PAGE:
A movie log formerly known as Bookishness / By Charles Matthews

"Dazzled by so many and such marvelous inventions, the people of Macondo ... became indignant over the living images that the prosperous merchant Bruno Crespi projected in the theater with the lion-head ticket windows, for a character who had died and was buried in one film and for whose misfortune tears had been shed would reappear alive and transformed into an Arab in the next one. The audience, who had paid two cents apiece to share the difficulties of the actors, would not tolerate that outlandish fraud and they broke up the seats. The mayor, at the urging of Bruno Crespi, explained in a proclamation that the cinema was a machine of illusions that did not merit the emotional outbursts of the audience. With that discouraging explanation many ... decided not to return to the movies, considering that they already had too many troubles of their own to weep over the acted-out misfortunes of imaginary beings."
--Gabriel García Márquez, One Hundred Years of Solitude

Monday, January 2, 2017

The Double Life of Véronique (Krzysztof Kieslowski, 1991)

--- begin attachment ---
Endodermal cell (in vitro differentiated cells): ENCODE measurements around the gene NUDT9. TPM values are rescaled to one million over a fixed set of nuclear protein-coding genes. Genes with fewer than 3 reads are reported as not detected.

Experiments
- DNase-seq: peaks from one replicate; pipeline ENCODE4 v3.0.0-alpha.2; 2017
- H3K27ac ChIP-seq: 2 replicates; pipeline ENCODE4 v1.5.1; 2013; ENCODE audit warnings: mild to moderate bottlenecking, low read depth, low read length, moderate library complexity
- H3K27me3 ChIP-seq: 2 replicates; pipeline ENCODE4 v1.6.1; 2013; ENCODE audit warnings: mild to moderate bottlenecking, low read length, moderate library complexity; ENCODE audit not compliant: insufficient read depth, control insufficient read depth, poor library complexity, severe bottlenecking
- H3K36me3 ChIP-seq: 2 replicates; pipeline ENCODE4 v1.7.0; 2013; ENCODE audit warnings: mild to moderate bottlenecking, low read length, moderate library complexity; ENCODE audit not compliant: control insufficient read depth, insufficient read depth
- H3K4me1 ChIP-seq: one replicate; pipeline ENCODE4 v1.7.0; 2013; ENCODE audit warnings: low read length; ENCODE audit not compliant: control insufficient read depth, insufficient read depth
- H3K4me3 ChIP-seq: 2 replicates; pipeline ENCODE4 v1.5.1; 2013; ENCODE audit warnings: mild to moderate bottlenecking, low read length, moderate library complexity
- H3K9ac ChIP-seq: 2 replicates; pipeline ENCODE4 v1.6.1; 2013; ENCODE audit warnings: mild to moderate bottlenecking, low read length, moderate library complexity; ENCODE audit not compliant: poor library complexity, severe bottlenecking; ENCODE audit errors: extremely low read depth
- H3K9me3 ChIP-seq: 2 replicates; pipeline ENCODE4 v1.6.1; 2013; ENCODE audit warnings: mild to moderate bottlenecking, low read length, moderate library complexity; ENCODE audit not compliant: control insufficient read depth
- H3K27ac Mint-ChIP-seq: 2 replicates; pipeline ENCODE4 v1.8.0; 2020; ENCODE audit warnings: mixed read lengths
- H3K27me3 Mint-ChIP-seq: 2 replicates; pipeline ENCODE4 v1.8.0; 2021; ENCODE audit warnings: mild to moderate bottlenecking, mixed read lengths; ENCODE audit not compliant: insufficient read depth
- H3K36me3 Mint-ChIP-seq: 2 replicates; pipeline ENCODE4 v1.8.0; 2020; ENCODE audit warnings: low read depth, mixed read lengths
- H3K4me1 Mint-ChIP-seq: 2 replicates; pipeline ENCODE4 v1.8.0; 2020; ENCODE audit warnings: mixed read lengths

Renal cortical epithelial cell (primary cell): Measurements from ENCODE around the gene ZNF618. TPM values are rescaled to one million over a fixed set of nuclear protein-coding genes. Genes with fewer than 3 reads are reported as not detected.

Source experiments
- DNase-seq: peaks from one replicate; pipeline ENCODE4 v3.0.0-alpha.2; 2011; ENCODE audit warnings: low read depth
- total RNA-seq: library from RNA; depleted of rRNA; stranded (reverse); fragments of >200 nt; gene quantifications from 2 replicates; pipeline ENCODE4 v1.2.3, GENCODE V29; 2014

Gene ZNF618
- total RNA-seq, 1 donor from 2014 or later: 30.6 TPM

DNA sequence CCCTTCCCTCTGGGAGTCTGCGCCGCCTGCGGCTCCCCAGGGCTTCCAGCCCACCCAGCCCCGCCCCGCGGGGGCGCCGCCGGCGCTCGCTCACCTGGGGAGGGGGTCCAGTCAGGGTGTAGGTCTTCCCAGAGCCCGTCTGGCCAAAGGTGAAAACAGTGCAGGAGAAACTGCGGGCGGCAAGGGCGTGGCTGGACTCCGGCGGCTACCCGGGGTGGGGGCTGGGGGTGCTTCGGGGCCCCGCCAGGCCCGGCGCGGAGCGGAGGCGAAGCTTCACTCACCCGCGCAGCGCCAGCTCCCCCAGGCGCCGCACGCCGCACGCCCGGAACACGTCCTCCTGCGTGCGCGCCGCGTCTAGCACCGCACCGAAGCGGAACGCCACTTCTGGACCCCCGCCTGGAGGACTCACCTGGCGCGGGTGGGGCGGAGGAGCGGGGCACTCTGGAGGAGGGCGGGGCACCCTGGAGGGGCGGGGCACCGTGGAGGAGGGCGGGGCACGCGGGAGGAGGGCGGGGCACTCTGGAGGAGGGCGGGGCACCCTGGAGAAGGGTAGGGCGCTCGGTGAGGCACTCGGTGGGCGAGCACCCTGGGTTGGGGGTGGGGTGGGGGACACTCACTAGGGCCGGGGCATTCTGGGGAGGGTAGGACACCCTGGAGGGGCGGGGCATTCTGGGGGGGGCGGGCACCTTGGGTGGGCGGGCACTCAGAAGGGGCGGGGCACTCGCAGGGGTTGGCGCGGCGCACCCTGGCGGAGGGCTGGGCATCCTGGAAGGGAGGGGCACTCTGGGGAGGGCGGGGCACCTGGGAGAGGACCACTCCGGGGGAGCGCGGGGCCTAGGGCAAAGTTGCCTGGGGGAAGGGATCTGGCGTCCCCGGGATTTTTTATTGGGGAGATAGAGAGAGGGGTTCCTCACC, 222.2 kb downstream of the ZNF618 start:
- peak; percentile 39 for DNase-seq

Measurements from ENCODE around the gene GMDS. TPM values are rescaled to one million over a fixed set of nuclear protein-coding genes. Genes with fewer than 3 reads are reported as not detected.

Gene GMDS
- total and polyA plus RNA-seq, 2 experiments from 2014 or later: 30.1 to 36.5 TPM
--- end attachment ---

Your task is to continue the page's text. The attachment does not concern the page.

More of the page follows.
The Netflix series Sense8 is about eight people born at the same moment in widely dispersed parts of the world. Each possesses the psychic gift to communicate with the others, sometimes to rescue one of the eight from danger. (They also occasionally participate in rather impressive group sex. Perhaps as a team-building exercise.) Sense8 takes the ancient idea that everyone has a Doppelgänger -- a physical and sometimes psychic twin -- and cubes it, eliminating the physical identity while boosting the psychic one. Krzystof Kieslowski sticks to the more traditional idea of the Doppelgänger in The Double Life of Véronique, in which Irène Jacob plays both a Polish woman named Weronika and a French woman named Véronique. Neither is fully aware of the other's existence, although Weronika once tells her father that she doesn't feel alone in the world, and Véronique tells hers that she has a feeling she has lost someone, as indeed she has: Weronika has died. Their paths crossed only once, when Véronique visited Kraków as a tourist, but although Weronika saw her double on a tour bus, Véronique learns of her existence only later, when she examines a photograph she took that includes Weronika. Kieslowski's film, from a screenplay he wrote with Krzysztof Piesewicz, deals with the parallel lives of the two women and with their emotional and symbolic intersections. It's all remarkably done, with a superb performance by Jacob that equals and sometimes surpasses her work in Kieslowski's Three Colors: Red (1994), and extraordinarily expressive cinematography by Slawomir Idziak that manipulates colors with haunting effect. As with Red, however, I feel a bit let down by Kieslowski's tendency to go for sentiment: I'm left with a feeling that there's something hollow at the film's core, a lack of substance underlying the impressive acting and technique. Still, a lesser director than Kieslowski might have gone all the way, to a Hollywood-style romantic ending instead of the somewhat ambiguous one he gives us.  

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